I did a Kitchener cast off. It’s not perfect, but it turned out pretty nice. Onto sock 2!

Growing Leaves Cowl Adapted For the Knitting Loom

IMG_0135I found this pattern in the free section of cowls, with charts, for needle knitting. Now I’ll show you how I did it for the loom. I’ll say its an intermediate pattern because the pegs get moved around a lot. It took me a day and a half to do, using 90 pegs in the round, and I love it.

This pattern may look confusing, so I included a chart. Once you’ve done a couple rows, it gets easier.

What You Need

  • A round loom (or loom that can be used in the round, like the All In One or similar) that has a multiple of 15 pegs. Each section is 15 pegs. So a 60 peg would work, I used a 90 peg loom, the 90 peg small afghan loom from CinDwood
  • Stitch markers aren’t necessary, but they sure help.
  • A crochet hook for cast on and bind off.
  • About 250-300 yards of yarn. I used worsted weight, size 4.
  • A tapestry needle for weaving in ends.


  • K: Knit, e-wrap
  • P: Purl
  • YO: Yarn over. Take the yarn, place it in front of the peg, do not wrap, and continue on with your next stitch. You will be doing this on empty pegs
  • k2tog: Knit 2 together. After moving the yarn from peg to peg, some pegs will have 2 loops.Wrap the peg and lift both loops over as if it were one stitch.
  • When I have brackets like this [9>8, 8>7] it means move the stitch from peg 8 to peg 7, and then move the yarn from peg 9 to peg 8.


Crochet cast on your multiple of 15 pegs (for me, 90 pegs) and join in the round. Place a stitch marker on every 15th peg. This is the last peg you’ll use in each of the 15 peg repeats.

Row 1-3: *(K2, P9, K2, P2) all the way around, repeating from *.


Now to start the leaves pattern.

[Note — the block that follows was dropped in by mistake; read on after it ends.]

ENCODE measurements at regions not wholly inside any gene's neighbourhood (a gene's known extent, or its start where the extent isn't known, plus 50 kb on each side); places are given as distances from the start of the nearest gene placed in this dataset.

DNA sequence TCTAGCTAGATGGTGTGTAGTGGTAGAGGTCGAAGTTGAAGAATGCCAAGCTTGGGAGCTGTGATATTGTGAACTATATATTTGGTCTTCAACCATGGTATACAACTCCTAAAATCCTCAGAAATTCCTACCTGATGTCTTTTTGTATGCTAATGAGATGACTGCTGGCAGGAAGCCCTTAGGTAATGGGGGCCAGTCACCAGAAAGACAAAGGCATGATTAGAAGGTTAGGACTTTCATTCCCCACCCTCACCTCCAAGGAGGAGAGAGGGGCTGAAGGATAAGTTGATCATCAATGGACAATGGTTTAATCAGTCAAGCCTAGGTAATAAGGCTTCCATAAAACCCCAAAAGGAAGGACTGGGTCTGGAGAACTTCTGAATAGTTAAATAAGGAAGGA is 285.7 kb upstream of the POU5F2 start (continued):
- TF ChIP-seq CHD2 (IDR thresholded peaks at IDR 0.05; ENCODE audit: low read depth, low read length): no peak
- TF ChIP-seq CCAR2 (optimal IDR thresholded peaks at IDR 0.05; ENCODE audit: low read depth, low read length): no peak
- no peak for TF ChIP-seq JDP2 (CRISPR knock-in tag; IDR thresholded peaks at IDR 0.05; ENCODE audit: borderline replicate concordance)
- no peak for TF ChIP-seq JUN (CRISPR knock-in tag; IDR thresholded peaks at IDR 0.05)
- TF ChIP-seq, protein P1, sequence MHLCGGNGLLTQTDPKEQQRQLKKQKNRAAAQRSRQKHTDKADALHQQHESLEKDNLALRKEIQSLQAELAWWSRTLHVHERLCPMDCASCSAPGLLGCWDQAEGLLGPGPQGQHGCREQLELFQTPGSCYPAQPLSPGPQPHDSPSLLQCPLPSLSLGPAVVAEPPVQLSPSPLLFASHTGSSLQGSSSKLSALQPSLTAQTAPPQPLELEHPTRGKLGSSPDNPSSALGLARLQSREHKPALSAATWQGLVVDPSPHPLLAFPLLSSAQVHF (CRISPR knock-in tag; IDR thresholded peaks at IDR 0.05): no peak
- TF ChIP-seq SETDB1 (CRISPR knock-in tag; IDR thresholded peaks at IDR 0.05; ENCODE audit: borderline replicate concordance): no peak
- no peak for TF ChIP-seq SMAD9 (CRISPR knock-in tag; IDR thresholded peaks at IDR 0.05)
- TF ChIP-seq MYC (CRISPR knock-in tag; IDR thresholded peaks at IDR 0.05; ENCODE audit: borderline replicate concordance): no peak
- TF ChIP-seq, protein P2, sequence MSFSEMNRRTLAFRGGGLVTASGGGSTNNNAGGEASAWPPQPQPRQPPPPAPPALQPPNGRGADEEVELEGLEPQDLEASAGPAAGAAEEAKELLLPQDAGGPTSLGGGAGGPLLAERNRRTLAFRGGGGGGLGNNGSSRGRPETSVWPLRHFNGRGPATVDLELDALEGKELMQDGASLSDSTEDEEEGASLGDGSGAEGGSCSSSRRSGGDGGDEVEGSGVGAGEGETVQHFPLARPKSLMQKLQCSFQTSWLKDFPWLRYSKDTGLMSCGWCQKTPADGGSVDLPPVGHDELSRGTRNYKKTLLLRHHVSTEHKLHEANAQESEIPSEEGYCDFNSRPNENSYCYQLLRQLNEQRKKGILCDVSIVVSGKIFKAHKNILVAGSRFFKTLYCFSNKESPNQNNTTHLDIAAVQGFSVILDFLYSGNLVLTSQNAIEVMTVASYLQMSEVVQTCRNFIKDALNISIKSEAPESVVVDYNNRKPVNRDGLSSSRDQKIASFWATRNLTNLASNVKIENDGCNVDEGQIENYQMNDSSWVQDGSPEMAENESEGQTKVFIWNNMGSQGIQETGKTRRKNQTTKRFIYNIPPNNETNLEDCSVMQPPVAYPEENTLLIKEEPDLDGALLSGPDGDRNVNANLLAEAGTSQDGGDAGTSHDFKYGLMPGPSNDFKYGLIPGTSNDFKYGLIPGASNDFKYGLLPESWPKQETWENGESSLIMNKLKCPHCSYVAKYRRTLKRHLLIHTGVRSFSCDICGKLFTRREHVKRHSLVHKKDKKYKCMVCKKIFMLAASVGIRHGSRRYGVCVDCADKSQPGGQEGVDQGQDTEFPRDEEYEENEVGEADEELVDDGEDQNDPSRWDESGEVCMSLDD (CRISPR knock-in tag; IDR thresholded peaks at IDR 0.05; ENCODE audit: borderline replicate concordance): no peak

You’ll be back at peg 1.

The 16 row repeat

Row 1: *(K10, move yarn on peg 12> 11, peg 12 is empty. Knit the two stitches on peg 11 together, place the yarn in front of peg 12, don’t wrap, just yarn over (YO), K1, P2) Repeat around the loom.

Row 2: *(K9, [move yarn on pegs 11>10, 12>11, 13>12], K2tog on peg 10, k2, yo peg 13,P2)

Row 3: *(K8,[ 11>10, 10>9], k2tog on peg 9, k1, yo peg 11, k2, P2)

Row 4: *(K7, [12>11, 11>10, 10>9, 9>8], ktog on peg 8, k3, yo peg 12, k1, P2)

Row 5: *(K6, [9>8, 8>7], k2tog on peg 7, k2, yo peg 9, k4, P2)

Row 6: *(K5, [[11>10, 10>9, 9>8, 8>7, 7>6) k2tog peg 6, k4, yo peg 11, k2, P2)

Row 7: *(K4, [9>8, 8>7, 7>6, 6>5], k2tog on peg 5, k3, yo peg 9, k4, P2)

Row 8: *(K3, [10>9, 9>8, 8>7, 7>6, 6>5, 5>4) k2tog on peg 4, k5, yo peg 10, k3, P2)


  • This is the second half of the repeat. You’ll be moving the pegs around opposite to before, so the yarn over will come before the knit 2 together.

Row 9: *(k1 , [2>3] yo peg 2, k2tog on peg 3, k10, P2)

Row 10: *([3>4, 2>3, 1>2], yo peg 1, k2, k2tog on peg 4, K9, P2)

Row 11: *(K2, [4>5, 3>4], yo peg 3, k1, k2tog peg 5, k8, P2)

Row 12: *(K1, [5>6, 4>5, 3>4, 2>2, yo peg 2, K3, ktog on peg 6, k7, P2)